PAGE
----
Imagine a world where words don’t make sense, where you can’t accomplish the simplest of tasks and nothing seems right. A world where complete strangers walk uninvited into your home and call you “mother” or “father.”
Those with Alzheimer’s disease or other chronic memory issues often reach a point where they can no longer care for themselves and need special assistance. Now, Las Ventanas, a continuing care community at 10401 W. Charleston Blvd., has announced plans to add memory support to its services as early as 2014.
“When we look at what’s happening within, not just our community in Las Vegas but in our society, the number of individuals (afflicted) with Alzheimer’s is growing exponentially,” said Dennis Gradillas, Las Ventanas executive director.
According to the Alzheimer’s Association, Alzheimer’s disease is the sixth-leading cause of death in the United States, with one in every three seniors dying with Alzheimer’s or another form of dementia.
“We have the ability to assist seniors with residential living to assisted living, into the needs of skilled nursing,” Gradillas said. “What we don’t have is that piece that takes care of somebody when they need really specialized services with regard to dementia or Alzheimer’s. … This is a population in need of specialized services.”
The proposed name for the new facility is The Grove. It is being touted as the only not-for-profit memory support facility in Las Vegas. It will be open to Las Ventanas residents and the public. Plans call for 16 units, with one person to a unit. A staff of 16 will have specialized training and oversee the tenants.
Staff members will provide around-the-clock care for each resident, making for a nurturing bond. Other services will include a focus on exercise and wellness, music and the arts, and reminiscing activities.
Alzheimer’s patients often exhibit “unusual behavior; they’ll be combative,” Gradillas said. “It takes specialized training to deal with that. You want things safe for everybody.”
Gradillas said the entire Las Ventanas community was behind the plan. That includes Edward and Carole Gagloff, both 80. They moved into Las Ventanas about 1½ years ago. They enjoy getting out and being active. He said the possibility of developing Alzheimer’s was not a real concern.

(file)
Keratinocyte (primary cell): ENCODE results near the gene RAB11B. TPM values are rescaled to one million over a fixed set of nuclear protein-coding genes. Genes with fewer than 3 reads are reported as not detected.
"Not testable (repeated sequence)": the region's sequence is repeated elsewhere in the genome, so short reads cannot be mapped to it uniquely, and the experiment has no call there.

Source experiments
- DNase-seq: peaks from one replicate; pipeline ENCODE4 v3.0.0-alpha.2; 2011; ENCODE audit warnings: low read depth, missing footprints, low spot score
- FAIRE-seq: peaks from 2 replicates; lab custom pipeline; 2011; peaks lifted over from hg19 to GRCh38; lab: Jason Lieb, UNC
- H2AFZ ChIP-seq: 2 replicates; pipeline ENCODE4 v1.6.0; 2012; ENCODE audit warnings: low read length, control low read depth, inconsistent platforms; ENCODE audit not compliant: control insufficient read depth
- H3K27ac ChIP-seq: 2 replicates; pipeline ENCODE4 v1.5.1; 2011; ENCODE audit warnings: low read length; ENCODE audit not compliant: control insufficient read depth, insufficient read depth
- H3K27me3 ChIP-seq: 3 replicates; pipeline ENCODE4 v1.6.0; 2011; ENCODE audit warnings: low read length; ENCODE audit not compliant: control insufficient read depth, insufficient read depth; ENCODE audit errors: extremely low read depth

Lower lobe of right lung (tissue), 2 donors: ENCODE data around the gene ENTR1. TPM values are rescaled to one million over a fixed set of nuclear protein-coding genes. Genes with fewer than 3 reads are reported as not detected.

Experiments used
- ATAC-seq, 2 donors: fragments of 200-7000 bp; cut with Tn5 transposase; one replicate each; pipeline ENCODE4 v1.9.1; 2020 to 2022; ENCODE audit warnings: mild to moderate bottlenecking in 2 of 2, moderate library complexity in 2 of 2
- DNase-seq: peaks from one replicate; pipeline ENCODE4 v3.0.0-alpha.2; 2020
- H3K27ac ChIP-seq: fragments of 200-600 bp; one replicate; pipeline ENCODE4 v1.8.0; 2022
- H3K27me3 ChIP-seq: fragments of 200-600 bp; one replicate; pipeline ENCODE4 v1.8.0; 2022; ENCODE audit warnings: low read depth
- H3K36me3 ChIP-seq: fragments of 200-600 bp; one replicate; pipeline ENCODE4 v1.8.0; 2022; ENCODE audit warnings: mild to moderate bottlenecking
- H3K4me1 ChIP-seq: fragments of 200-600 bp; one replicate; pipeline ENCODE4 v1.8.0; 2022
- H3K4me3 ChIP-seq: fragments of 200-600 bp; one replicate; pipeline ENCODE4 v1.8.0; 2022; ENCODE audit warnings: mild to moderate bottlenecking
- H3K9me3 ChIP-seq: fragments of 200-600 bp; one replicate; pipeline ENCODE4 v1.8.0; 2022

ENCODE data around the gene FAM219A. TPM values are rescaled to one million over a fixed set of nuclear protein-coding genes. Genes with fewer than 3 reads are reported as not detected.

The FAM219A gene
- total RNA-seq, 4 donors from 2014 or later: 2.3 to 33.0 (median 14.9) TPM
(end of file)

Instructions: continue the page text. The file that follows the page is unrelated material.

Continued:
“But then, we know people who developed Alzheimer’s, and it wasn’t a concern for them, either,” Edward said. “You just don’t know who it’s going to happen to or if it’s going to happen. … I think (The Grove will) be an extremely nice thing to have here, because what happens is, if one (member) of the married couple develops Alzheimer’s, and they get to a certain point where they can no longer take care of (their spouse), this will be a full-service unit so that the unaffected person can just walk down the hall to see his or her partner. Plus, you know that they’re being taken care of well.”
In the 1970s in Northern Kentucky, Carole’s mother, Elizabeth Maxfield, had Alzheimer’s or something akin to it and needed 24-hour monitoring.
“I can remember some of her behaviors, how difficult it was. She’d just kind of wander off,” she said. “You’d turn around for two seconds, she could get to the other side of the house, and she’d go walking off down the street with no thought of danger. A neighbor would call saying that they’d seen her. You’d have to watch her every second.”
To avoid people walking off, The Grove will be a secured area.
“In the Alzheimer’s community, they call it an ‘elopement’ risk,” Gradillas said.
Land restraints kept Las Ventanas from constructing a separate building. Instead, The Grove will be under the same roof as the building where other residents reside. Architects are working on the conversion design. Plans call for one floor of the structure to be renovated so that eight of the current homes will be turned into 16 units. It’s about 12,000 square feet of space in what Gradillas called an underutilized area.
The Grove will cost an estimated $1.5 million. Las Ventanas is seeking donations from those who would like a section of The Grove to be named for them or a family member.
Interested donors should visit lasventanaslv.com/the-grove or call 702-207-4200.
Contact Summerlin/Summerlin South View reporter Jan Hogan at firstname.lastname@example.org or 702-387-2949.